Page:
The Cm Chord is a minor chord that derivatives from a C Major Chord.
The notes in this chord are C, Eb and G.
This can easily be compared to the C Major Chord in that the notes in a C Major Chord are C, E, and G while the notes in the C Minor Chord are C, Eb, and G.
Notice the difference between the C Minor Chord and C Major Chord is there is an Eb instead of an E.
The three notes in this can be found by using two different approaches. The interval approach and the number approach.
Each of these approaches are useful in finding chords. If you can memorize each approach for a certain chord, you can then apply it to any of the 12 keys. This is helpful when transposing to alternate keys.
Using the number approach to find the C Minor Chord is a very simple method. The formula for this chord is using the 1, Flat 3rd and 5.
To locate the notes you will start with the root note of C which is the 1.
Next find the third note in the scale and make it a flat. This is where the Eb note comes from. This is what's called using a Flat 3rd.
To find the last note in the chord, count up the C Major Scale to the Fifth note and this will be the top note in the chord.
Using the intervallic approach uses intervals identify the notes in the chord.
To find the notes in the Cm Chord using this approach start with the root note of C. Then add the minor third on top of that which will is Eb. To find the top and final note add the perfect fifth or the G on top.
The formula would then be:
Root - Minor Third - Perfect Fifth
Take a look at the image below and you will see how each interval stacks on top of the other forming the chord.
This chord is almost identical to C Major Chord with only one small difference. Rather than playing an E natural like in the C major chord you are going to play an Eb giving you C, Eb and G.
Like all chords, the C minor chord has three notes, making it a triad. Because there are three notes in this chord there will be three different ways that we can play it.
Inversions are simply adjusting the order of the notes creating a different sound for the chord. For example: rather then starting the chord on C you would start it on either the Eb or G.
The first inversion is going to be the root inversion which we have talked abut throughout this page. Starting on the C and playing the rest of the notes in the chord; Eb and G. This is the standard inversion and starts on the root note of the scale.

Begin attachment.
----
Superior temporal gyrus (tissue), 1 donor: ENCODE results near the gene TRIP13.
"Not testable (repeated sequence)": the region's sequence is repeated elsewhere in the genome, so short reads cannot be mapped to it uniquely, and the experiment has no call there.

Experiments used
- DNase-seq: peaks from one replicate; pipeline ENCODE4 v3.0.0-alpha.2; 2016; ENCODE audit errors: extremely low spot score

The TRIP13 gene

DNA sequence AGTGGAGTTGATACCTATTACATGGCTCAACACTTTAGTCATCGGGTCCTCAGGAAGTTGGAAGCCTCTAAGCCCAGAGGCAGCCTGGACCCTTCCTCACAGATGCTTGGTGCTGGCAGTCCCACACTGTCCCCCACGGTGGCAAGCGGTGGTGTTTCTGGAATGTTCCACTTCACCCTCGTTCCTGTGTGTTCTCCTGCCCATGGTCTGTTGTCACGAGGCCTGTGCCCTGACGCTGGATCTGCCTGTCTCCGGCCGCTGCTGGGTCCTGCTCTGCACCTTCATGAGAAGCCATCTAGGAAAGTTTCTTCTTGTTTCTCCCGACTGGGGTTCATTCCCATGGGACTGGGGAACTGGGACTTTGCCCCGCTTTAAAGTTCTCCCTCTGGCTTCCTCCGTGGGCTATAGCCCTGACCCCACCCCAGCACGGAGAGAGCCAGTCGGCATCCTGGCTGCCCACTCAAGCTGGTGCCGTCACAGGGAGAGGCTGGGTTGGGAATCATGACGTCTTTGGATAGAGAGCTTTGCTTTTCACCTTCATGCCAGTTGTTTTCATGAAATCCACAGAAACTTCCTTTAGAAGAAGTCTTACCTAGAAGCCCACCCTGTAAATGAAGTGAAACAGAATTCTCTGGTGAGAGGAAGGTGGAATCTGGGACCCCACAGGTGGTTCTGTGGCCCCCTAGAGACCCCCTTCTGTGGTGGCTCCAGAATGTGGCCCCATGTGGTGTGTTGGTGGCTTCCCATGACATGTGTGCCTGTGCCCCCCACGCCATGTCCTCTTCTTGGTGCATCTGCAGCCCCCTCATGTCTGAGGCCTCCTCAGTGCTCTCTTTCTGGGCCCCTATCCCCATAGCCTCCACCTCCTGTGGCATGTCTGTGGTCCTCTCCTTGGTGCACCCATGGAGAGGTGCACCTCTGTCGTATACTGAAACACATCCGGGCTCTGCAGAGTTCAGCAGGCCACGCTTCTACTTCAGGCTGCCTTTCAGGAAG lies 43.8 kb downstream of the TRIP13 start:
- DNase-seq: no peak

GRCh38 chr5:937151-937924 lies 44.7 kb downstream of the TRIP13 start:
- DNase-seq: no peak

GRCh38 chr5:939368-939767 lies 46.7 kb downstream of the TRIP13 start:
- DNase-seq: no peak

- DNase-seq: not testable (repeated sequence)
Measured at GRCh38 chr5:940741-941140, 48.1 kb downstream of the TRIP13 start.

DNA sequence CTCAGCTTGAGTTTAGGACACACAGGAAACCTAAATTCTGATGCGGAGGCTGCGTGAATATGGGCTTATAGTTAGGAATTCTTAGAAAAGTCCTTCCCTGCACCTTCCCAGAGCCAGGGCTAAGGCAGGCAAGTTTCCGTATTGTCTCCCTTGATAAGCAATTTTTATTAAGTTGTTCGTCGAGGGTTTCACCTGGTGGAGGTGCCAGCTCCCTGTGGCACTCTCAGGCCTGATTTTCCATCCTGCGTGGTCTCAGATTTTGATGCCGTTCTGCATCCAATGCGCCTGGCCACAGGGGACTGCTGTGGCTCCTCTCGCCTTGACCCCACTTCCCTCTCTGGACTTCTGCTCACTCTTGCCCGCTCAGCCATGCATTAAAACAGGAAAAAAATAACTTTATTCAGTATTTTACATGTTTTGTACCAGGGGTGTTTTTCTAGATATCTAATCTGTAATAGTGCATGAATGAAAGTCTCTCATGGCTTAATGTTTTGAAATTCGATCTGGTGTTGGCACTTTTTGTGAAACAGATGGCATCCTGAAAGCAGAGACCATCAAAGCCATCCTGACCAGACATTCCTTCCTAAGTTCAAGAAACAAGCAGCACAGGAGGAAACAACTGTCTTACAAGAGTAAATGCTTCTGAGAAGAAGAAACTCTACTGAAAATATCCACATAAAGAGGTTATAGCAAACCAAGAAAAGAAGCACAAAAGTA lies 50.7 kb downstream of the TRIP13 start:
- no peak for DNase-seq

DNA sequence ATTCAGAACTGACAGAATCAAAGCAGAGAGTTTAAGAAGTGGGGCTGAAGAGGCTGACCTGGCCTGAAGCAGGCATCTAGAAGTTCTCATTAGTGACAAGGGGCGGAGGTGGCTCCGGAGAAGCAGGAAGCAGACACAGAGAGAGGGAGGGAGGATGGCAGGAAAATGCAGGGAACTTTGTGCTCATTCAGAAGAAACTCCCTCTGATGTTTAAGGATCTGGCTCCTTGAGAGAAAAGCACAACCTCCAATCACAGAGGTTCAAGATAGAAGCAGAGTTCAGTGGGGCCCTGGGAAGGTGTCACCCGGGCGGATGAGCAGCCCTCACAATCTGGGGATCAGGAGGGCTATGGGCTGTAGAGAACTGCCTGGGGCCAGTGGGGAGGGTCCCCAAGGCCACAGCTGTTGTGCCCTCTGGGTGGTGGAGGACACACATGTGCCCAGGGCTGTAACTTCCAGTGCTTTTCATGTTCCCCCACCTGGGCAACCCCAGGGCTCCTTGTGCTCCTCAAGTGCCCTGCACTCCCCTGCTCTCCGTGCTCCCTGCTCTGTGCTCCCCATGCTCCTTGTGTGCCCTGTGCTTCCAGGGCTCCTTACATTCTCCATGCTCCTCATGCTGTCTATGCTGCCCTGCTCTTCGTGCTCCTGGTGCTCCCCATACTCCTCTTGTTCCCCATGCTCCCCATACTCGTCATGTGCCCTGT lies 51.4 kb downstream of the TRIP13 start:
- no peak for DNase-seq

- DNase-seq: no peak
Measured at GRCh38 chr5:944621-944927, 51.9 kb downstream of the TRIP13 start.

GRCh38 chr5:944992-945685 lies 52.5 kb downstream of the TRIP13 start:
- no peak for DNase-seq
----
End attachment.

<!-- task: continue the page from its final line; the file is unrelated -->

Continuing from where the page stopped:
The first inversion is going to be taking the lowest note, the C, and moving it to the top of the chord. This chord will start on Eb and add the G and C on top.
The second inversion of the Cm chord is going to start with the G as the lowest note. Then add C and end with Eb on top.
Use the image below to see how each note is moved from the bottom of the chord to the top of the next inversion.
The fingering for the Cm chord is similar to that of a major chord. The right hand fingering for the root inversion is going to start with the first finger or the thumb, on the C, the third finger on E flat and the fifth finger on G.
The first inversion is going to have the first finger on the E flat, the second finger on G and the fifth finger on the top of the chord on the C.
The second inversion is going to start with the first finger on G, the second finger on C and the fifth finger on E flat.
Use the image below as a guide for proper fingering for the Cm Chord.
Fingering for the left hand for the root inversion starts with the fifth finger on C, third finger on Eb, and the fifth finger on G.
The fingering for the first inversion of the Cm chord is going to start with the fifth finger on Eb, the third finger on G, and the first finger on C.
The second inversion for the C minor chord is going to start with the small finger or the fifth finger on G, the second finger on C, and the fifth finger on Eb.
The Cm chord is commonly used in the key of Eb, and is also commonly used in the key of Bb.
In the key of Eb, this chord is commonly used as the minor six chord of the key. You can also start a song with the C minor chord. Generally this chord follows after a Ab Major Chord or a Bb Major Chord.
In the key of Bb, the C minor chord can be used as the minor second chord which can commonly be used in a bridge of a song. It can also be followed by an F Major Chord.
This chord is very easy to learn because it is a derivative of C major chord. The C major chord is generally the first chord that a beginner piano player learns.
In order to play this chord easily is to start by playing a C major chord, and then adjust the chord by moving the third note of E to Eb.
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